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A ‘Connectome’ like no other: Our Wired Nerves

By: , Posted on: October 30, 2020

The nerve ‘wiring’ of humans and animals has a compelling and often unappreciated biology. ‘Nerves’, or bundles of axons (our ‘wires’) that constitute the peripheral nervous system and their connections, with infiltration throughout the body, possess unique structure and function. Without nerves, there is no sensation and no movement. How they are targeted by disease and injury and how they regenerate is a fascinating story.


Our Wired Nerves: The Human Nerve Connectome relays this story in a format approachable by the public and by those new to the field. This book, published in August 2020, was compiled by Douglas Zochodne, a neuroscientist and neurologist at the University of Alberta in an effort to raise awareness and remind neuroscientists of the elegant biology of nerves, sometimes a neglected field, and to emphasize to all how common and difficult their disorders are. 

The book leads with an overall introduction into the peripheral nervous system, then examines its structural beauty: axons, their partnering Schwann cells, and their unique terminals infiltrating almost all parts of the body. Who would have thought that axons, the electrical connections between the brain, spinal cord and body, come in varying flavours and relationships with their partnering glial Schwann cells? These glial cells are unique to peripheral nerves and differ from their cousins in the central nervous system. Schwann cells not only layer an insulation sheath around axons to ramp up their conducting properties, they also exchange molecules and interact with axons in unexpected ways. How does a supposedly simple system of wires convey the touch of a mosquito, the pain from a burn, or the sensation of hair moving in the wind? The human skin includes a layered array of sensory receptors, that detect that annoying mosquito, burn, or wind and send a signal to axons and upward to the brain. We eventually become aware of danger or touch, but our sensory arrays require filtering before they reach our consciousness.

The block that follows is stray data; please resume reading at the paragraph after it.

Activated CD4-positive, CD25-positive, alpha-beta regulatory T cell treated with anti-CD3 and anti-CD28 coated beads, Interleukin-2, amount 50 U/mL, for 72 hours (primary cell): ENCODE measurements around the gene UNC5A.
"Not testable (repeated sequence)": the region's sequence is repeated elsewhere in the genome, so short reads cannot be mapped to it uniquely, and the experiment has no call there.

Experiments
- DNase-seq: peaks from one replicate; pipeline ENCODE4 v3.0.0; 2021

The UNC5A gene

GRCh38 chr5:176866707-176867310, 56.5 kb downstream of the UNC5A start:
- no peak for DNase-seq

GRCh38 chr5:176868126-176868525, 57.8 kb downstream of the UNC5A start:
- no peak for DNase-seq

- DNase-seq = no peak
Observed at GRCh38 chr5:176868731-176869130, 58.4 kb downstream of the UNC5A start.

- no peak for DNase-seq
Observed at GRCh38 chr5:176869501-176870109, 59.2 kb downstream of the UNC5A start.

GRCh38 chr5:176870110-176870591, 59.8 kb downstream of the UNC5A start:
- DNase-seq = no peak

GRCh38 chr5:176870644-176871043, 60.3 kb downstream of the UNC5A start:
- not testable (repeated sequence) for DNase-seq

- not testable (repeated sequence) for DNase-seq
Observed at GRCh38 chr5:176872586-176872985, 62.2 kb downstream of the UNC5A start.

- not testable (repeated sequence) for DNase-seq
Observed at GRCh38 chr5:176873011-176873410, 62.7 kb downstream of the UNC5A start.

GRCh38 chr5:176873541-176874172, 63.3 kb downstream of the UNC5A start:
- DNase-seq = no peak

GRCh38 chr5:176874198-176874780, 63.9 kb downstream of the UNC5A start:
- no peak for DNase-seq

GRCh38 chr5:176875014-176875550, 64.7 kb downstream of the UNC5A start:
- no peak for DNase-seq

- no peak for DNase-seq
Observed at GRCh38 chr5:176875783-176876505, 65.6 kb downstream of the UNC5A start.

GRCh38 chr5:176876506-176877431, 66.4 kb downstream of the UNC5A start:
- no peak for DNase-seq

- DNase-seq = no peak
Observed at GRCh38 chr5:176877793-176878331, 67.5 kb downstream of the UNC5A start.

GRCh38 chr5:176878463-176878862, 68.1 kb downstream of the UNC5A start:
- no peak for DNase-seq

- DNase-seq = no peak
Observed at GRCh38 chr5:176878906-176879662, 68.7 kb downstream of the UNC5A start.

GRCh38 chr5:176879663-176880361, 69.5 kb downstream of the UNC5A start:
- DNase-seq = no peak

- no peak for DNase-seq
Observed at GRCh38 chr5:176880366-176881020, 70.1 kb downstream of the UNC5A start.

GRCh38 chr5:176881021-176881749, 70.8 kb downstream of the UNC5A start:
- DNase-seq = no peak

Exploring the book chapters

Chapter 1, “Elegant wiring:  Structural beauty of the peripheral nervous system”, explores how the wiring is laid out. How information, in the form of electrical action potentials, is transmitted is considered in Chapter 2, “Constantly think physiology: Structure meets function”. Among other topics, the interesting  complexity of taste and the role of bitterness on our tongue are also addressed . While examples of how all this wiring goes awry is covered in Chapter 3, “Irreversible events: How nerves are injured”. Some neuropathies arise from trauma that may interrupt their function temporarily or more permanently. Others arise from disease, and the term ‘polyneuropathy’ refers to a neuropathy that widely targets nerves. Overall, they are a very diverse group of conditions requiring a careful set of neurological tests to unravel them. “Are there nerves? How to test the peripheral nervous system” is a key chapter; there is a reason why peripheral neurologists carry around rubber hammers and tuning forks! 

Our Wired Nerves: The Human Nerve Connectome includes a chapter on ‘locked in’ syndrome (Chapter 6), which is a frightening condition involving widespread failure of nerves with paralysis and loss of sensation in the limbs, but preserved awareness. This rare condition may occur in a generalized and rapidly evolving form of neuropathy known as Guillain-Barre syndrome, or GBS. GBS, an inflammatory disorder of nerves and can strike unexpectedly, often triggered by a previous viral or bacterial infection. Neuropathies may result from direct nerve infection, such as leprosy, from inherited disorders that can appear in childhood or later in adults, or from damage by an unusual set of proteins known as amyloid. Polyneuropathy in diabetes mellitus (both type 1 and 2) presents with pain and tingling in the feet and predisposes persons to unrecognized injuries, or ulcerations of their feet. Chapter 7, “The disrupted connectome and pain”, summarizes existing ideas on how this condition develops with roles for ‘hyperexcitable axons’, remodeled neurons and altered pain circuitry throughout the neuraxis.

“Hope and Change: regrowth of nerves” (Chapter 8) describes the exciting neurobiology of peripheral axon regeneration. While current therapies are not available beyond reconnecting severed nerves, new molecular approaches are on the horizon to lessen the impact of neuropathic damage. For example, neurons and axons are normally reluctant to grow, preferring to maintain the status quo, the existing wiring. Recent work has uncovered a series of molecules and pathways that brake unwarranted growth but also brake regeneration. Manipulating these pathways is one of several opportunities to enhance the regeneration of nerves. The final chapter of  Our Wired Nerves is to celebrate a few physician and scientist heroes in this field, brought together by a group known as the  Peripheral Nerve Society, who have had the passion and interest to push the boundaries.

Ready to read the book?

Our Wired Nerves: The Human Nerve Connectome, reviews the essential anatomy and physiology of the peripheral nerve. It introduces the reader to what neuropathies are, how pain arises from damaged nerves and how nerves might be regenerated, including new and exciting ideas over how to coax their regrowth. 

Our Wired Nerves: The Human Nerve Connectome is available now on ScienceDirect. Or purchase your own copy from the bookstore and save 30% + get free shipping with promo code STC30.



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